Ten years of records indicate that, by hedging fed cattle using the futures market, cattle feeders usually can lock in at least a breakeven price.
John D. Lawrence, associate professor of economics and director of the Iowa Beef Center notes that in Midwest feedlots, variation in the price of fed cattle, feeder cattle, and corn explains 74 percent of the variation in returns to feeding yearling steers compared with less than 10 percent due to variation in average daily gain and feed efficiency. Price risk, in other words, generally is greater than production risk.
Producers, Dr. Lawrence says, perceive two types of price risk:
- The risk of sinking the ship – the fear of losses, or accumulation of losses, large enough to put them out of business,
- The risk of missing the boat – the fear that if they do sell or hedge, prices may go higher later, and they will miss out.
Dr. Lawrence has analyzed ten years of data from the 1990s to compare how hedging strategies compared with cash prices. The data indicate that while missing the boat is a possibility, futures and options can reduce your risk of sinking the ship significantly.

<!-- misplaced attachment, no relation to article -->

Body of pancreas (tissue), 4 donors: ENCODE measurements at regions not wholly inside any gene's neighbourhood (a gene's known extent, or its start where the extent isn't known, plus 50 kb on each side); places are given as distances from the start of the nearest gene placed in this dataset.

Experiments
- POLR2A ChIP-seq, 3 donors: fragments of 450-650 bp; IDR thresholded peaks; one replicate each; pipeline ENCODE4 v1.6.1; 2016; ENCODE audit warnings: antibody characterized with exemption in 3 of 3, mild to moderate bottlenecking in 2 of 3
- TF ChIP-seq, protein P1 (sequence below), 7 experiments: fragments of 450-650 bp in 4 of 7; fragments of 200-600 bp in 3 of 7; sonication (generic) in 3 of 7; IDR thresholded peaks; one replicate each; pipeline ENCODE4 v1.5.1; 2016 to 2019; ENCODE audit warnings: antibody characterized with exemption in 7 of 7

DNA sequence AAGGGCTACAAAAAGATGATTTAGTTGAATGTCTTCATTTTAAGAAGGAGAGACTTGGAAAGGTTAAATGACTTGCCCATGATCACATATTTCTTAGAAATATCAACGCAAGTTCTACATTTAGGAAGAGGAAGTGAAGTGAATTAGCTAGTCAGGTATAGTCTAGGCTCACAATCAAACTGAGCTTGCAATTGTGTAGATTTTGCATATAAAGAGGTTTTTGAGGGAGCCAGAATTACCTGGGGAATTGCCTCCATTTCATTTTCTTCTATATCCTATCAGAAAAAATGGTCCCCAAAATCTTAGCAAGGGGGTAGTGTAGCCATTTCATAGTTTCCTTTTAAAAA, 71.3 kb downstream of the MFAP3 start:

During the 1990s, futures did reduce price risk. Hedging, Dr. Lawrence says, produced a higher minimum return and higher return at the 25th percentile (75 percent of the returns are better than this figure) than did the cash market. The 50th percentile, or median return, was higher for yearlings in the cash market than hedged cattle, and the calves had mixed results. Although the differences are not great, there have been months when the option strategies performed better than cash or futures. These include January through April and September through October. Then there are months when they did not fare well, particularly June through August.
Table 1. Percent of trading days during six month feeding period that breakeven or better could be hedged for yearlings.